5. Click “Save” button

GitHub web hooks should work now.  More setup is needed for pulling from private repositories.

  1. Click “Credentials” in side menu
  2. Click “Global Credentials”
  3. Click “Add Credentials”
  4. Fill out the form for Username, Password, Description
    1. Kind: username with password
    2. Scope – Global
    3. Username – GitHub username
    4. Password – use your token
    5. Description – You can call it “<GitHub username> (GitHub)” and replace <GitHub username> with your GitHub username
  5. Click OK button

Congratulations, GitHub has been integrated into Jenkins!  In my next post, we’ll learn how to set up our first Node.js project in Jenkins.

Continuous Integration Setup with Jenkins for a Node.js Project – Part 1

For continuous integration for Node.js projects, there’s Travis and there’s Wercker.  But sometimes, you need to have your continuous integration tool hosted on your own server, and that is where Jenkins comes at an advantage.  It’s been around way before Travis and Wercker, and some of you may remember it as Hudson.  Also, Jenkins is free for both public and private repos.  Furthermore, it has tons of plugins such as unit testing, code coverage, Javascript linting/hinting, etc etc.  On the downside, Jenkins is the hardest to set up among the three, and that is why I wrote this post.  We’ll learn how to set up continuous integration with Jenkins for a Node.js project.  In the first part of this series, we will install Jenkins on our own server, whether it be on Heroku or your own web host or what have you.

There are 3 files to place on your server – jenkins.war, pom.xml, and Procfile, each of them being on the same directory level on your server.  The jenkins.war can be downloaded from the Jenkins site at https://jenkins-ci.org/.  The pom.xml is very basic and has what the server needs to run the war.  The Procfile contains the necessary commands to run the jenkins.war.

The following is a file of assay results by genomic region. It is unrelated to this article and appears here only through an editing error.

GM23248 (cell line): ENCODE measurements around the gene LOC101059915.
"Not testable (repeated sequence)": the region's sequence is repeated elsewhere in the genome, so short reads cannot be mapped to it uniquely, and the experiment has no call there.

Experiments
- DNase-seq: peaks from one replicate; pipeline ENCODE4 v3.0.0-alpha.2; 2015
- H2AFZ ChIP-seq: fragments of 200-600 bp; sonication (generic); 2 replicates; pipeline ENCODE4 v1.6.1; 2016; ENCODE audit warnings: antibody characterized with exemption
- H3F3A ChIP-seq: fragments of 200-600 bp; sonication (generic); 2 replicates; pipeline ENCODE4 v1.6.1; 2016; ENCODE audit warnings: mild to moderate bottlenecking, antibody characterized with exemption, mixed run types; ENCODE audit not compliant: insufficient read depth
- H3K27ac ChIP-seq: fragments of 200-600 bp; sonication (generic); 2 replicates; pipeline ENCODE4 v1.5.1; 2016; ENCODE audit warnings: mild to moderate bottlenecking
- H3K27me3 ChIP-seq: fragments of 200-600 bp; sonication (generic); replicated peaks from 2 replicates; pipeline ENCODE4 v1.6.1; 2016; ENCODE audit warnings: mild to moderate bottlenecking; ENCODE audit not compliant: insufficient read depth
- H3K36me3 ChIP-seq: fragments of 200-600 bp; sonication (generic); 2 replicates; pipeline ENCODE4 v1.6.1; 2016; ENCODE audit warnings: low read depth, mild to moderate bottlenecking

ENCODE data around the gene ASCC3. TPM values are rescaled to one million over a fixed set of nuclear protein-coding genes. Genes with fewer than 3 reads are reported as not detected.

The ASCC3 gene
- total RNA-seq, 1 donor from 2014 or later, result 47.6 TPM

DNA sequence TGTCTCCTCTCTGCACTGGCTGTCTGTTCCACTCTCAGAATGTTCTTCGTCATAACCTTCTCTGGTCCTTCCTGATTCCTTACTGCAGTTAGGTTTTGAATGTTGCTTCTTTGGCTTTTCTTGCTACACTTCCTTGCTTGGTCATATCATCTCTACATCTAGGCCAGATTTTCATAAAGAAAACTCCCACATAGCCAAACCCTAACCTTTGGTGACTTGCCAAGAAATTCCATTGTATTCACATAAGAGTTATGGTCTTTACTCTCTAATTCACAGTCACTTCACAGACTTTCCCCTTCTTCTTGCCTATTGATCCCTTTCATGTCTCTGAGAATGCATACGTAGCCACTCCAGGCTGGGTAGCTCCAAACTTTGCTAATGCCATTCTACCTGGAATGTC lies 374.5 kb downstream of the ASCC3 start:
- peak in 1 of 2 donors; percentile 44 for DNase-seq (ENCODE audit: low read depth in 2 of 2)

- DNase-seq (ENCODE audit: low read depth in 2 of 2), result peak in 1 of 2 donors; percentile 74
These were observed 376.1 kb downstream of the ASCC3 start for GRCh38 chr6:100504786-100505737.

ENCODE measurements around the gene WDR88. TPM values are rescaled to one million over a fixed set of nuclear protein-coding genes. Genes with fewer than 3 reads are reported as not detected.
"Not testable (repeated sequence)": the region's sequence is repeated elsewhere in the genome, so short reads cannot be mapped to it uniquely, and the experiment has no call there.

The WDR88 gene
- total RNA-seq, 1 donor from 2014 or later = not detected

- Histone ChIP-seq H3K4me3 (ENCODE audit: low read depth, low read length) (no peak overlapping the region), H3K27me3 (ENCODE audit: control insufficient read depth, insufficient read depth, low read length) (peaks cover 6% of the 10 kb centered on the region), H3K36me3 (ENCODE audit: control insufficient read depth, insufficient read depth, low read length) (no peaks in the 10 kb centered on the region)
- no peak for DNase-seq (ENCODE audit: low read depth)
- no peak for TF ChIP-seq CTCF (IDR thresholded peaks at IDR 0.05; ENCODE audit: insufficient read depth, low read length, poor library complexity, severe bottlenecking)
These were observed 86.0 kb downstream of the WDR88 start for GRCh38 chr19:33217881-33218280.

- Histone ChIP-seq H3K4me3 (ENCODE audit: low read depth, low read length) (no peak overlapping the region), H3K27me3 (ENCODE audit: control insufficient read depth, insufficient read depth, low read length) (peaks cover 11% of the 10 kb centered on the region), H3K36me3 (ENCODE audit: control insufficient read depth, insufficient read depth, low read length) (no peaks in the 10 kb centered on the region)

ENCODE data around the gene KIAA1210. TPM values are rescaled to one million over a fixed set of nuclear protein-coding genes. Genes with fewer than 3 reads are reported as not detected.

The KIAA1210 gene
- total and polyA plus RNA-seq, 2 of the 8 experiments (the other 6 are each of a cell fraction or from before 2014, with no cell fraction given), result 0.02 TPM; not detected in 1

pom.xml

<project xmlns="http://maven.apache.org/POM/4.0.0"
 xmlns:xsi="http://www.w3.org/2001/XMLSchema-instance"
 xsi:schemaLocation="http://maven.apache.org/POM/4.0.0 http://maven.apache.org/maven-v4_0_0.xsd">
 <modelVersion>4.0.0</modelVersion>
 <groupId>com.example</groupId>
 <version>1.0-SNAPSHOT</version>
 <artifactId>example-ci</artifactId>
</project>

Procfile

# Only listen on http; disable ajp and https
web: java -jar jenkins.war --httpPort=$PORT --ajp13Port=-1 --httpsPort=-1

The files can be found at – https://github.com/melkybee/jenkins-ci.

Of course, this is just one way to install Jenkins on your server.  Alternate ways to install it on your server (i.e., Ubuntu/Debian) can be found at the Jenkins website, https://jenkins-ci.org/.

At this point, Jenkins should be installed and running on your server.  You’ll see the default Jenkins dashboard with the mustache guy at the top left.  In part 2, we’ll set up all the basic configurations necessary in Jenkins and installing and integrating with GitHub.